Connectivity overseas can be a real pain. Roaming is prohibitively expensive, so a local SIM is best. But most American mobile phones are “locked” to a carrier, and American phone companies use different network technologies and frequencies than most other countries. That’s why I was excited to test my Verizon iPhone 5 abroad.
It’s hard to believe that a true prepaid mobile data SIM doesn’t exist in the USA, but it’s true. A GoPhone, H2O, or Net10 SIM isn’t a bad idea for your smartphone, but it’s not exactly cheap. The best option for those needing just mobile data is a local Virgin Mobile hotspot or a brand new Android phone or iPad!
I am in exceedingly impressed with the iPhone 5 and the Verizon LTE network. Making the switch was smooth and simple, the Verizon could have done much better in the order status department. I look forward to seeing how this service holds up as more and more customers make the same decision I did.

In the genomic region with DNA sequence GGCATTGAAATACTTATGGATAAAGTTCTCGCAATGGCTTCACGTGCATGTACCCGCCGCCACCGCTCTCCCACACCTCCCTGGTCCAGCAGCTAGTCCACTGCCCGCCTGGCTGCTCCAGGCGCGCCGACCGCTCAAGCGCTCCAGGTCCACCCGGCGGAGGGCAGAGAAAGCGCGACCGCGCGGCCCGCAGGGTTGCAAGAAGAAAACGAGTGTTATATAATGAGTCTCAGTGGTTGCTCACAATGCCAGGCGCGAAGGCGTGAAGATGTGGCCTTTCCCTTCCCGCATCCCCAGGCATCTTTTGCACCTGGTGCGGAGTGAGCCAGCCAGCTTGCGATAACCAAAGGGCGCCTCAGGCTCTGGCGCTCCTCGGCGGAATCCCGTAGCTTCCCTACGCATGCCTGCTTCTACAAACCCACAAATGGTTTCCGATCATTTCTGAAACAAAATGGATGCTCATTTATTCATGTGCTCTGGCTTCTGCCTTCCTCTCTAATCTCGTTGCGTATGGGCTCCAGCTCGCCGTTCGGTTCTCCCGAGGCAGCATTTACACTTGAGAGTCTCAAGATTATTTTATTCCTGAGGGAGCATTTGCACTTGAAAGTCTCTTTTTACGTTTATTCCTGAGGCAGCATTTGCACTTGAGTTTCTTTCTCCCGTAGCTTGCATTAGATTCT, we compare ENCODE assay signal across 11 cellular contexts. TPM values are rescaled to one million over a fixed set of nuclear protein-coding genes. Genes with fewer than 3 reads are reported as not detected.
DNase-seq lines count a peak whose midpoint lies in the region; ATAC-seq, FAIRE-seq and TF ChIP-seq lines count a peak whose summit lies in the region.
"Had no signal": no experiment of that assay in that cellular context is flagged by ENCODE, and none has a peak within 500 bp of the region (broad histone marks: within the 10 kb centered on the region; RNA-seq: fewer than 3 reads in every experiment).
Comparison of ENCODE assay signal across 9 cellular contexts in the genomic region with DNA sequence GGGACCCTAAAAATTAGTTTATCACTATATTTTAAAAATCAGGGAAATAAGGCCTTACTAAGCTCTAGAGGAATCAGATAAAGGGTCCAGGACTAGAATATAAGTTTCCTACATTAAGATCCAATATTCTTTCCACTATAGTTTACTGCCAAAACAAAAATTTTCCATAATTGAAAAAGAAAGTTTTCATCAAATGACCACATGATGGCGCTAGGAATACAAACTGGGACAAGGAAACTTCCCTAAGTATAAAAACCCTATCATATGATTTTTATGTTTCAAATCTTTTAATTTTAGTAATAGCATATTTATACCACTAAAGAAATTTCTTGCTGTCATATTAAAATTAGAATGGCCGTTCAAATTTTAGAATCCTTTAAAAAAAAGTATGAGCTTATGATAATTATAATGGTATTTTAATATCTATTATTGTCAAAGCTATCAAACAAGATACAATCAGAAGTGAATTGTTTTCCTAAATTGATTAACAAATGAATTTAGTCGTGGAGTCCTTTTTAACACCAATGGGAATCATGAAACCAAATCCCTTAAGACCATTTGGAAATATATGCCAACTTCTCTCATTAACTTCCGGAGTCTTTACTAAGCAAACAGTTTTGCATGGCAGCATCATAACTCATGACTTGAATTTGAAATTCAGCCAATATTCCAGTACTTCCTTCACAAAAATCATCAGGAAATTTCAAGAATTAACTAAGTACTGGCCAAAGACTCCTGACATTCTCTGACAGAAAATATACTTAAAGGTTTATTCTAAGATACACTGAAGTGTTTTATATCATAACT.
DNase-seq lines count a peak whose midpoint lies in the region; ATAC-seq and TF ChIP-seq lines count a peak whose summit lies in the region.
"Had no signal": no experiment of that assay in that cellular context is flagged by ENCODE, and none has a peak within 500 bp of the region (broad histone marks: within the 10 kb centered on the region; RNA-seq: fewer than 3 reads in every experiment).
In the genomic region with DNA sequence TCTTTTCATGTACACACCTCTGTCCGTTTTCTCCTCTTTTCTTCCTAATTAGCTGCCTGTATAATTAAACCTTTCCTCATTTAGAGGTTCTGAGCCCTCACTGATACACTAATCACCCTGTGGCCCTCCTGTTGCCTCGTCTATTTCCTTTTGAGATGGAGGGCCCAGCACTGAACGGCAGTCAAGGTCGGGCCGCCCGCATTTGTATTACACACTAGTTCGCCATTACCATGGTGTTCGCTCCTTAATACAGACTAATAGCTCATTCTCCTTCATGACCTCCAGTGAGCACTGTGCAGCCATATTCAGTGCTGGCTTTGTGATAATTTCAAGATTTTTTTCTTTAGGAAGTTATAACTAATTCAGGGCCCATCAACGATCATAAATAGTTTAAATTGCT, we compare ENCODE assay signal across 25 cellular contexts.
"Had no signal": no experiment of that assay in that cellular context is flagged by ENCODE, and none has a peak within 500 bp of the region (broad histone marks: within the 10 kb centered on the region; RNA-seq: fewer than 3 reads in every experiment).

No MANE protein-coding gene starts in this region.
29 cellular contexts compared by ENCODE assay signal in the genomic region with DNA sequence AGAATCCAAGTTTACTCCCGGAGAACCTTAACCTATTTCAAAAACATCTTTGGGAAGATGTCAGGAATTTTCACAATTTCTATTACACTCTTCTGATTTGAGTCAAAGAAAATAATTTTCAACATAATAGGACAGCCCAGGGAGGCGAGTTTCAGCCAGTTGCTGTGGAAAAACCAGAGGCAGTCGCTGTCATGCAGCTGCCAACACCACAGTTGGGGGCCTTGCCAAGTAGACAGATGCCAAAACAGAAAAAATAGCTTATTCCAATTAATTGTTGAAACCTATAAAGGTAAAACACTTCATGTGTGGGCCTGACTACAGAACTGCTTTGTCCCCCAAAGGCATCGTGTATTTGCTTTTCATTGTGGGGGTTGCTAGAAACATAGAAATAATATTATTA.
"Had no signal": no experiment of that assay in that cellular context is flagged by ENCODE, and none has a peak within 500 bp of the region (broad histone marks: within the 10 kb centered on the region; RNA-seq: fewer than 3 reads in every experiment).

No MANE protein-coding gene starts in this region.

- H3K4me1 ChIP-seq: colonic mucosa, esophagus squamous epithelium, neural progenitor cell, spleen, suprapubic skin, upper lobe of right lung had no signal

If you’ve traveled much, you’ve probably run across â€œunlockedâ€ mobile phones and devices. If you own an Android or iPhone smart phone, you probably also heard about â€œjailbreakingâ€. It seems like lots of people are confused about these two things, so I decided to write down a quick post explaining them.
The difference between American and European mobile phone providers are vast, and the modern traveler is likely to run afoul if they are unprepared, running up a surprisingly large bill! Here’s a rundown of my standard techniques to prepare my American mobile phone for travel abroad.